Despite these benefits, people with CKD report a low level of physical activity . For those people with advanced kidney disease requiring dialysis, self-reported physical activity is below the fifth percentile of the general population . One of the barriers to exercise participation in this population is the hemodialysis treatment itself, which necessitates 12–18 h per week spent in a health facility . One means of effectively addressing this barrier is to recommend exercise during the dialysis treatment (intradialytic exercise (IDE)). Aside from convenience, there may be important advantages to performing exercise during the dialysis treatment, such as decreased severity of restless legs , improved dialysis adequacy , and increased enjoyment of dialysis time . In clinical practice, however, IDE programs remain the exception rather than the rule. Several proposed explanations for the low uptake of IDE programs in clinical practice are as follows: the unknown effects of exercise on “hard” outcomes, such as survival ; the uncertainty on what exercise to recommend to patients for optimal benefit; and the methodological limitations of existing exercise randomized controlled trial (RCTs) specifically, the lack of blinded outcome assessment . Yet even if these questions on efficacy are addressed, there is still a largely unaddressed evidence-practice gap about how to adapt the components of IDE programs to different contexts so that the program achieves its goals. This question is relevant for IDE program development because these programs have varying components, are heterogeneously delivered, and are implemented in complex and diverse settings—so what works in one setting may not work in another. A better understanding of the processes and structures that are necessary for the program to attain its effects can inform site-specific adaptation and also potentially enhance program effectiveness .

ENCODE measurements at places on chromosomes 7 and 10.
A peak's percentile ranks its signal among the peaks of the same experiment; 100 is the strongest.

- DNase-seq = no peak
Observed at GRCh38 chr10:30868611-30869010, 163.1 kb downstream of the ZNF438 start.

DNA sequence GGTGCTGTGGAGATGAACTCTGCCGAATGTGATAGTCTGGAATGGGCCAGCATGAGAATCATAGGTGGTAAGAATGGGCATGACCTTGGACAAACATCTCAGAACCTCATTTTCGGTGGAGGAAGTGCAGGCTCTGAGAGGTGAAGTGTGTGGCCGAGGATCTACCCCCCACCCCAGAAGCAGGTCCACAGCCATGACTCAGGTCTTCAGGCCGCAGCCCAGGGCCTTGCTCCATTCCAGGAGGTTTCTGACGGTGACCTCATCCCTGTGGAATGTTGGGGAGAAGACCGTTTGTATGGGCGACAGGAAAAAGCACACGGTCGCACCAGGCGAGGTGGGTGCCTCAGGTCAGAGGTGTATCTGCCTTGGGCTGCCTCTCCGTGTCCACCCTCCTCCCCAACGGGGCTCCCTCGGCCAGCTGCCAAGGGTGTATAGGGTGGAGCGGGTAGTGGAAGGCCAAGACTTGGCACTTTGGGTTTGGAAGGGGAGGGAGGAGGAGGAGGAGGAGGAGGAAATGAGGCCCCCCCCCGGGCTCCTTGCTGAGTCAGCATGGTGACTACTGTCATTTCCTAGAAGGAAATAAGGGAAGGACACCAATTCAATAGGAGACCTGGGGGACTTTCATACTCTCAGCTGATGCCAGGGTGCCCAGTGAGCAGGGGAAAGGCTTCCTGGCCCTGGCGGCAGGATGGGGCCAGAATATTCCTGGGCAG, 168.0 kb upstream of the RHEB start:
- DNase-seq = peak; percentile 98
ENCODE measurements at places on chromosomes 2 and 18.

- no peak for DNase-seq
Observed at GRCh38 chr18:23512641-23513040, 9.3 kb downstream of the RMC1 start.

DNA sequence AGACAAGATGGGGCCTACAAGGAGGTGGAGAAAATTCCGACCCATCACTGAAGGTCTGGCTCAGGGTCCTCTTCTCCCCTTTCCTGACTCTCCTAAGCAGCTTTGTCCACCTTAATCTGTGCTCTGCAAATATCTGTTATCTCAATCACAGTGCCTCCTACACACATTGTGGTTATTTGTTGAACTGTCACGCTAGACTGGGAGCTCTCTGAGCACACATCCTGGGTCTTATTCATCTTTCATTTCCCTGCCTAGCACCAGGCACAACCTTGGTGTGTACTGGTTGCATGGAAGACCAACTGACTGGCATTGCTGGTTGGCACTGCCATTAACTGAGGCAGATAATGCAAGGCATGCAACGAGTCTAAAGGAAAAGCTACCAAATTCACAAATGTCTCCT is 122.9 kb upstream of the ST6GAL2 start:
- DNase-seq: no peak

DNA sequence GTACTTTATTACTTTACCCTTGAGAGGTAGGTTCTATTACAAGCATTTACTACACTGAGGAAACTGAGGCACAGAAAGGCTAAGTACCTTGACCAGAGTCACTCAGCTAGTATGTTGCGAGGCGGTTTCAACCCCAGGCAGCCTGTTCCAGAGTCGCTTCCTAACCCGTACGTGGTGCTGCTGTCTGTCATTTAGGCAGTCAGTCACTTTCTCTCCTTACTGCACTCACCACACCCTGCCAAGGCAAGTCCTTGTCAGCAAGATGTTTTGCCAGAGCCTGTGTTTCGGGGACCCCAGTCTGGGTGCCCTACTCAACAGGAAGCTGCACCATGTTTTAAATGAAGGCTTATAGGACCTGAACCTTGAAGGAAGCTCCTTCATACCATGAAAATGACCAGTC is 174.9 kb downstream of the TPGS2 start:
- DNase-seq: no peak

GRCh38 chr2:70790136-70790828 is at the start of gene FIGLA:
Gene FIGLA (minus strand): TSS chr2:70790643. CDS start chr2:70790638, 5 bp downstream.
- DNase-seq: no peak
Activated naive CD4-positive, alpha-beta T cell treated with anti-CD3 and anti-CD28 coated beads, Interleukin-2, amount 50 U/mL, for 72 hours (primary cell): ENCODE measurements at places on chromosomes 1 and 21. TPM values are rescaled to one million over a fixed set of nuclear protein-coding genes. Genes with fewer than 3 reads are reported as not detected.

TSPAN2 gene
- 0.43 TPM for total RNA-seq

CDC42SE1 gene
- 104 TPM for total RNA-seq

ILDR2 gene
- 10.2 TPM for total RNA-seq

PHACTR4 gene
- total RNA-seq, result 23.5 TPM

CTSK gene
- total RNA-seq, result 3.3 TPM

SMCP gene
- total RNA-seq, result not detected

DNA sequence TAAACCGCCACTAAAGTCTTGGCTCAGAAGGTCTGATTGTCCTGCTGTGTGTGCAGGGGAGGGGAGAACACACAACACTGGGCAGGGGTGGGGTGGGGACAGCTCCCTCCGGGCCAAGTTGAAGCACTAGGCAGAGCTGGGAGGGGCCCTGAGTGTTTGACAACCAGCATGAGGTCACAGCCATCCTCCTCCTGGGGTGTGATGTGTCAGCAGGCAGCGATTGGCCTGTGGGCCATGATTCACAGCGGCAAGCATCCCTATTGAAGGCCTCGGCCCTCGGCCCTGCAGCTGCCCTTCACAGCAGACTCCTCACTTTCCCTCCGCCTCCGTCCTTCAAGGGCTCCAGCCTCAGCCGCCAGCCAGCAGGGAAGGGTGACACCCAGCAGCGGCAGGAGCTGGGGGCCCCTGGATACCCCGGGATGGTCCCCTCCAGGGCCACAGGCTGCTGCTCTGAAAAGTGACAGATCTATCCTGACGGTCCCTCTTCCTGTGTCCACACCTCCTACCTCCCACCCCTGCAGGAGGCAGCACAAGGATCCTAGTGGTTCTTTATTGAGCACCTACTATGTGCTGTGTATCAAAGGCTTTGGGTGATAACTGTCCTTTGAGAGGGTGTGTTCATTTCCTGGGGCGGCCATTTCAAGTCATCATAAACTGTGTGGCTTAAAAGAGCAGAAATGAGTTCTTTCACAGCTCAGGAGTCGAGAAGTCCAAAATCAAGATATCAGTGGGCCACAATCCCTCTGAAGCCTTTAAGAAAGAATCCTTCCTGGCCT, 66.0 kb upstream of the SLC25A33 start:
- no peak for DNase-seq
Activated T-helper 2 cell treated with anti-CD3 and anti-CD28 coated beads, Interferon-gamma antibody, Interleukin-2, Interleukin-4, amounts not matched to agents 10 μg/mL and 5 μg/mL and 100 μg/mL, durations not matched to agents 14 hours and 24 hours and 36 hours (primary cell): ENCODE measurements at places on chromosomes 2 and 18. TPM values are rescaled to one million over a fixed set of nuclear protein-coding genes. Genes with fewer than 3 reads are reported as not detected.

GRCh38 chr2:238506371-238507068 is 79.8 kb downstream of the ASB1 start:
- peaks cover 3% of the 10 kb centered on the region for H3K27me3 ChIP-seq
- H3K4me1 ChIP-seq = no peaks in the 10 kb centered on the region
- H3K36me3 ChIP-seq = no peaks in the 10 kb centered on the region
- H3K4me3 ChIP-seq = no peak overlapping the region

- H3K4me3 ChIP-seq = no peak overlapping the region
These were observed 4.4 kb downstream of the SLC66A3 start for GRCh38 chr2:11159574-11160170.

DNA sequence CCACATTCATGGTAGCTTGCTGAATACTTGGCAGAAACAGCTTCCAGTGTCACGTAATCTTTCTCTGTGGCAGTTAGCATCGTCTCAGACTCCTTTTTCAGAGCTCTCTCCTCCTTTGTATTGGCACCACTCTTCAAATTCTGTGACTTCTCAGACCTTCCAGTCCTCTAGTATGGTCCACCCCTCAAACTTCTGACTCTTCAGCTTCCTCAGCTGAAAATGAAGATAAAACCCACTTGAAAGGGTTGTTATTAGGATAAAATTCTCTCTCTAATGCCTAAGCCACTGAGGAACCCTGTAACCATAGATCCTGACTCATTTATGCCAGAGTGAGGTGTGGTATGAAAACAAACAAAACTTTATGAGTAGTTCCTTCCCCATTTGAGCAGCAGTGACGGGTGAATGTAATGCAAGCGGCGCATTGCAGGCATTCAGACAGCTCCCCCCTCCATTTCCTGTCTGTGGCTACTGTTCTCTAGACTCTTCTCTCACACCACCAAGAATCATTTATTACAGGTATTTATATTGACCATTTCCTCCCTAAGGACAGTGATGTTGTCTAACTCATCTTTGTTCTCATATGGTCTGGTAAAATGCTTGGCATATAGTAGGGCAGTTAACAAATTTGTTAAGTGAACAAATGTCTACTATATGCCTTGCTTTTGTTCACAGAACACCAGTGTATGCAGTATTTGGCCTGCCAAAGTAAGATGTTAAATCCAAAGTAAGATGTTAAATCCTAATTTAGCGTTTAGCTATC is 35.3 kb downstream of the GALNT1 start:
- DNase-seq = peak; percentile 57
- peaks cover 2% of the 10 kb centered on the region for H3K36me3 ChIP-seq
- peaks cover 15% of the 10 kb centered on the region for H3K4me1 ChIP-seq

Although there is no absolute definition of what makes an intervention complex, the following description offers some guidance: complexity is introduced in an intervention by the number of interacting components; the number and difficulty of behaviors required by those delivering or receiving the intervention; the number of groups or organizational levels targeted by the intervention; the number and variability of outcomes; and the degree of adaptation or tailoring of the intervention to local context that occurs . IDE programs satisfy this description of complexity. First, in addition to the exercises, exercise programs also include educational and psychological components. Second, IDE programs require dialysis unit staff to accommodate exercise (or exercise recommendations) into their workflow and for patients to exercise during a time that was previously restricted to sedentary activities. Third, to accommodate exercise in the dialysis unit, renal program managers may need to implement new unit policies and procedures. Fourth, the resources available for IDE programs will vary across different settings and will naturally result in local program adaptation. For example, there may be differences in the types of equipment that are available and in the skills and the experience of the staff who deliver the program (exercise therapists versus unit staff versus self-directed).